Seven years after the release of their last proper studio album, Plastic Beach, Gorillaz are back with their brand new album Humanz. Rumours of this album began to surface two years ago while Damon Albarn was touring with Blur and those rumours escalated last year with confirmed reports that he was in the studio working on a new album. The result is Humanz, a wonderful album that sees Gorillaz return to their very best.
There have only ever been a handful of people that can truly be considered musical legends, musicians who not only defined a genre but also defined every generation of music since. Chuck Berry was one of those legends.
Released on the 23rd April 1971, Sticky Fingers was the first album by The Rolling Stones to fully feature new guitarist Mick Taylor, who had been brought in to replace Brian Jones two years earlier. The album also signalled a change in musical direction of which would continue throughout Taylor’s tenure, ending with 1975’s It’s Only Rock ‘n Roll. The music the band made during this time is widely seen as their best and even though Let It Bleed contained some great music, it is, in my opinion, Sticky Fingers that fully cemented their new sound.
Blur were one of the first bands I ever got in to thanks to my dad having The Great Escape on CD which I used to play over and over in my bedroom. I credit that album, and Graham Coxon’s guitar playing in particular, as a main reason I play guitar today. I vividly remember playing along to the likes of Charmless Man and It Could Be You on my imaginary blonde Fender Telecaster just like the one Coxon himself played. It would be a few years later before I had my own guitar but the seed was firmly planted, ready to bloom. Over the years Blur have meant more to me than any other band, aside from Derek and the Dominos perhaps, so hearing that a new album was complete and a release date had been set was music to my ears.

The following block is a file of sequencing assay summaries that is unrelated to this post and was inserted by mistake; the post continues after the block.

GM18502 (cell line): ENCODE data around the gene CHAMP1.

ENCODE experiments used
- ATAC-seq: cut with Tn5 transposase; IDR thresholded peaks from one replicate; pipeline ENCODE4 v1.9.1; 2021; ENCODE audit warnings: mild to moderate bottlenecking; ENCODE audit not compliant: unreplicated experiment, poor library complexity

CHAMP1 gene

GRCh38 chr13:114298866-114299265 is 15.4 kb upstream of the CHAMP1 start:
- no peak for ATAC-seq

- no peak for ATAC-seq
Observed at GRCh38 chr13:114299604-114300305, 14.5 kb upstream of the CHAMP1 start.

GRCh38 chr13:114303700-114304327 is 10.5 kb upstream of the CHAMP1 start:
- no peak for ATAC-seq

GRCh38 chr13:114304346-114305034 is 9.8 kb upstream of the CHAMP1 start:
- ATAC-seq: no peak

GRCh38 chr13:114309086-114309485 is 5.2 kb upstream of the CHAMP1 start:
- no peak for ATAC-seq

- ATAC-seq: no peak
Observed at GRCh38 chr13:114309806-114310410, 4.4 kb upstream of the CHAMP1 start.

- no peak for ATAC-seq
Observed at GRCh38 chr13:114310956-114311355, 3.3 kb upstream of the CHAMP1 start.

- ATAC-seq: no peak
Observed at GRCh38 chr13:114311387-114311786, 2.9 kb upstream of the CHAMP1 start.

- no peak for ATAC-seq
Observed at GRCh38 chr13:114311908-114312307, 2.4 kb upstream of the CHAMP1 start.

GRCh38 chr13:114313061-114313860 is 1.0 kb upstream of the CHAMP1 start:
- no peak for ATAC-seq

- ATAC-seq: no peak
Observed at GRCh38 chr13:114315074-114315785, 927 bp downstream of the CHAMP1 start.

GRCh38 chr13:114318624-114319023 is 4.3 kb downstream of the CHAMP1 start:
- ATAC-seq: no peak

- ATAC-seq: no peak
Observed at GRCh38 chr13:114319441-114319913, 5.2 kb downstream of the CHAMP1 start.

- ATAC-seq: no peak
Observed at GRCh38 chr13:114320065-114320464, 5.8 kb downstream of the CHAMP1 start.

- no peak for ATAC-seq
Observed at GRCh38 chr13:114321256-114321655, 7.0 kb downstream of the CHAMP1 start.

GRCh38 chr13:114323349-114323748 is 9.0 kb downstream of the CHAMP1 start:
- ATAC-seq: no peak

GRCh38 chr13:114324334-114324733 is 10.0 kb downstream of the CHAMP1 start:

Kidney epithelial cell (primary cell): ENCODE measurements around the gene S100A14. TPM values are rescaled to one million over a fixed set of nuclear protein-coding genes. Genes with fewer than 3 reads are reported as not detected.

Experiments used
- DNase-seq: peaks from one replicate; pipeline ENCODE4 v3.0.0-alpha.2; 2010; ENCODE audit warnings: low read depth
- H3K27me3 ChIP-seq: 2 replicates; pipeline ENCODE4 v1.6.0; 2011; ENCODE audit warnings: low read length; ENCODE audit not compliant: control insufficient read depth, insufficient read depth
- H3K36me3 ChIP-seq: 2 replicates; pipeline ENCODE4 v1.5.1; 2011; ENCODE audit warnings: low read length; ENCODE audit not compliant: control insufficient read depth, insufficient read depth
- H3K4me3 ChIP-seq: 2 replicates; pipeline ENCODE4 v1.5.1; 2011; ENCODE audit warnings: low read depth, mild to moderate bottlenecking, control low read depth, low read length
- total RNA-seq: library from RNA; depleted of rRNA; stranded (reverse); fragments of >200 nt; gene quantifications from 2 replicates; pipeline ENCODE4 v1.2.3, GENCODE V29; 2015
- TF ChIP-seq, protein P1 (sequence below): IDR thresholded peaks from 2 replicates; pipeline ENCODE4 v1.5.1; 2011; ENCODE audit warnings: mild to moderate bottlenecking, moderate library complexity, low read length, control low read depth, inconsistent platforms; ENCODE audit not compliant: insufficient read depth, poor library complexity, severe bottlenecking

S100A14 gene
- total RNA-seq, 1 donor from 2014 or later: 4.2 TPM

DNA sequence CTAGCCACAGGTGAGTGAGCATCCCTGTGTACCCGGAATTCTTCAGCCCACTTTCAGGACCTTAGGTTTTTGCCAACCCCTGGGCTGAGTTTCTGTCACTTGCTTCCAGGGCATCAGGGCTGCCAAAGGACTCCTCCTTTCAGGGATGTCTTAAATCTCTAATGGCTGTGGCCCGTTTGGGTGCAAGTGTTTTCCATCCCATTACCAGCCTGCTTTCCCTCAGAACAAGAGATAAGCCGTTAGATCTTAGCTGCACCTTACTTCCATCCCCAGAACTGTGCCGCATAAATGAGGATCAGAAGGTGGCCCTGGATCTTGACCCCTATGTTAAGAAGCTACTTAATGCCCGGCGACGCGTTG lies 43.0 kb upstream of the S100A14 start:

There are often a number of albums per decade which have continued to stand the test of time decades since release, and Texas Flood by Stevie Ray Vaughan and Double Trouble is definitely one of them from the 80’s. It’s also one of the finest debut albums by anyone and really injected the blues with a much needed adrenaline shot, bringing the genre back to the ears of millions.
Recently I had the huge pleasure of interviewing Bobby Whitlock, one quarter of the legendary Derek and the Dominos, on his soon to be released new studio album Tornillo and upcoming tour. I interviewed Bobby for the first time back in 2012 and have spoken to him multiple times as I complete my biography on Derek and the Dominos, and speaking to him again on his new album and tour was a joy.